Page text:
The High Court of Justice’s ruling on Be’er Sheva’s Gay Pride Parade, in which it denied a petition to overturn a police decision to change the parade’s route, is riddled with holes.
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The first is the black hole regarding classified intelligence. As Justice Hanan Melcer wrote, despite the police’s earlier approval of the parade, they received information that raised concerns about life-endangering violence between “circles” opposing the event and “participants wishing to join the parade and rally who seek to protect themselves.”
This is how the ruling begins, under the cover of classified information, creating a false symmetry between those who oppose the parade and threaten it and those who seek to protect themselves.
We’ve never heard of violence by participants in Gay Pride parades. Since classified material was submitted to the court in camera, in the presence of only state prosecutors, we don’t know what the police told the judges – not regarding the threat of violence by opponents of the parade and not regarding the alleged “life-endangering” violence by those seeking to defend themselves. There was no explanation on how moving the route a few hundred meters would better protect the participants.
A second hole relates to arguments presented by the state that didn’t find their way into the court’s ruling. The state claimed that according to the internet there were numerous religious institutions along the parade route and that this could gravely offend religious sensibilities.
The state’s response to the petition claimed that there were a few synagogues along the route, as well as a Chabad center and a Bnei Akiva youth-movement clubhouse. The state must have done a Google search and found a few religious institutions nearby, using this to claim that the parade would hurt people’s feelings. But hurt feelings can never justify the harming of the rights of others.
A third hole lies in the lack of reference to pressure applied by the Be’er Sheva rabbi, who vociferously opposed the parade. In its response, the state denied that the police decision was reached after pressure was applied by the rabbi.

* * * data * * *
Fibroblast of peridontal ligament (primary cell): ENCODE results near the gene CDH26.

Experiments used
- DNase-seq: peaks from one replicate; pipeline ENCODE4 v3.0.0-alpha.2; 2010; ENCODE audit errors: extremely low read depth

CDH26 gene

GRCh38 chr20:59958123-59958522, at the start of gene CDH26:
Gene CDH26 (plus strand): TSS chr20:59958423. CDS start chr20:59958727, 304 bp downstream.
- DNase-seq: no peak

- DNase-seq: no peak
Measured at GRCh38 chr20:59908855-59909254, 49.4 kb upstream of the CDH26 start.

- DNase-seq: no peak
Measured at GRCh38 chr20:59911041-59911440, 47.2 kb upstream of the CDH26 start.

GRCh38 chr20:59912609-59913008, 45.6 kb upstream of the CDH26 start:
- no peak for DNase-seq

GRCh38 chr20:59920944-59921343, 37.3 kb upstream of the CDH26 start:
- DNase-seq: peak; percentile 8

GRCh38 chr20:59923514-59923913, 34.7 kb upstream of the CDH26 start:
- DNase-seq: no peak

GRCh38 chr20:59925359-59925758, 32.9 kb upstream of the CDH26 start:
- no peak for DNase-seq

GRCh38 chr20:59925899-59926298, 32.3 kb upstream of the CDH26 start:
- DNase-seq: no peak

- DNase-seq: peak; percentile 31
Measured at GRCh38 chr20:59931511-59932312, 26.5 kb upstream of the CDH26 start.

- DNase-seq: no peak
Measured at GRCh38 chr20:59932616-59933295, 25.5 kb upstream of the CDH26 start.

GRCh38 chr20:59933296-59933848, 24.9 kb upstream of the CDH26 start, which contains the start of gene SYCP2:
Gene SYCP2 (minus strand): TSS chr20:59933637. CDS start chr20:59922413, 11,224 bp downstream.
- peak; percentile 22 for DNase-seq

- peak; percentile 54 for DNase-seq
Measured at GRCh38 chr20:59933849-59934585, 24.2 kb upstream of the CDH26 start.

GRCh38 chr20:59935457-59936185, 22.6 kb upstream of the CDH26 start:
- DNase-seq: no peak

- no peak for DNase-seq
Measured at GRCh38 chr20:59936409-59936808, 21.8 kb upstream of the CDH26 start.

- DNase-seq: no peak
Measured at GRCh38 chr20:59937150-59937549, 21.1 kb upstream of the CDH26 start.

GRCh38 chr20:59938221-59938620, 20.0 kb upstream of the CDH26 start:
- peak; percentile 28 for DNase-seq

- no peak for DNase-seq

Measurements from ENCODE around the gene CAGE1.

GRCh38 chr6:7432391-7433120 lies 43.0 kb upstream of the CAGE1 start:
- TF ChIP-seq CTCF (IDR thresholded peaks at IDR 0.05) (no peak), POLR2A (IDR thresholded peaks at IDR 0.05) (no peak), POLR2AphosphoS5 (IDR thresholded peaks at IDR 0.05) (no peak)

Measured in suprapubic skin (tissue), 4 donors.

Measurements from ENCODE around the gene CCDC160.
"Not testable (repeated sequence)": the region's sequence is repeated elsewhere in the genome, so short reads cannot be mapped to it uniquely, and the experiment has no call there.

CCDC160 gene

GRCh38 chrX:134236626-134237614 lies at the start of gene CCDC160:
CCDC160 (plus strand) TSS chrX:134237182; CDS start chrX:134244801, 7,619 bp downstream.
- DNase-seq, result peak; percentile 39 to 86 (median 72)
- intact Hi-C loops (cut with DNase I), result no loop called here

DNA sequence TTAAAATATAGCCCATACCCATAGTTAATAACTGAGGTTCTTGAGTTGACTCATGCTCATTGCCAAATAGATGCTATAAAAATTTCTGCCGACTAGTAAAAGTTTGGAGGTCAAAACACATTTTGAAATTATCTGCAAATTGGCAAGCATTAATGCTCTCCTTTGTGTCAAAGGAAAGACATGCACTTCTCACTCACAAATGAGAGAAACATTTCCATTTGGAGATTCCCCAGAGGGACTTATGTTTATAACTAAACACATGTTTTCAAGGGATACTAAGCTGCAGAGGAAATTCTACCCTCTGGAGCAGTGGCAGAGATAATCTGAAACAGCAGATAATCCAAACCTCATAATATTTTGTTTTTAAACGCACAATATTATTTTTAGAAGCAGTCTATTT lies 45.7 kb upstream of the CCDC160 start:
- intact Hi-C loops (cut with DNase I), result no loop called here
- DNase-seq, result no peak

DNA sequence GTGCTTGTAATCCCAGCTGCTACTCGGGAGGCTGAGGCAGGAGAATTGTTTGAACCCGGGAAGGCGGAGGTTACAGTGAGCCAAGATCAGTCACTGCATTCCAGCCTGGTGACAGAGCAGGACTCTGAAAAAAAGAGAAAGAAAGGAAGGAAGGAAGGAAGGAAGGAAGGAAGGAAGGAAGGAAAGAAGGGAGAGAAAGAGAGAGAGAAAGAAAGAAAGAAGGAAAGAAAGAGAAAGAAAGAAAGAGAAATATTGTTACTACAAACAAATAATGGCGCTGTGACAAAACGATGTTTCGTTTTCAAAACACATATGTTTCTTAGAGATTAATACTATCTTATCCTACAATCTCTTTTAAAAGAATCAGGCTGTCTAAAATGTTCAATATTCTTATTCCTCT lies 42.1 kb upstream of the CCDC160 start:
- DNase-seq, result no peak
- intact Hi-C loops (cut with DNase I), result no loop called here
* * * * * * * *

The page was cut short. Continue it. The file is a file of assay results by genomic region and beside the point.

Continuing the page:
But the police’s decision came right after a meeting of rabbis headed by the municipal rabbi, who decided to take action to foil the parade. The justices asked state prosecutors about a meeting between the mayor, the district police commander and the rabbi, after which it was decided to reroute the parade. But they accepted the argument that this meeting was unrelated to the rerouting.
So what do we have here? Groundless arguments about “offended sensibilities” and threats, whether political ones by the municipal rabbi or threats of violence, concealed in classified material, as if this were a case of state secrets, all of which led to routing the parade from Be’er Sheva’s main street.
A year after the murder of Shira Banki at the Jerusalem Gay Pride Parade, the police are telling us that they can’t protect marchers and a march should be rerouted. They base this on a strange story that can’t be refuted because it rests on classified material and far-fetched claims of a risk of violence by participants seeking to defend themselves.
Thus the parade was rerouted and the organizers decided not to hold it at all. It was moved because the opposition by some circles to equality is defined as a sensibility that deserves protection, enabling damage to the struggle for equality.
This decision was based on creating a spurious symmetry between those wishing to demonstrate in their quest for equality and those wishing to thwart them. It was based on the puzzling stance taken by the police, who know how to protect provocative events in dangerous locations like the annual flag parade in East Jerusalem.
When it comes to a peaceful march for granting equality to the LGBT community, the police let the people making threats win. Thus, while the prime minister, in his speeches abroad, continues to tout the fact that Israel holds Gay Pride parades and has a vibrant LGBT community, the murderer Yishai Schlissel has won and Shira Banki has been murdered again.
Still, as we learned in our struggle to hold a Gay Pride Parade in Jerusalem, and to borrow from the Jewish partisans’ song, “Our march will thunder on, we are here.”
The writer is a board member for the Association for Civil Rights in Israel, which was one of the petitioners to the High Court.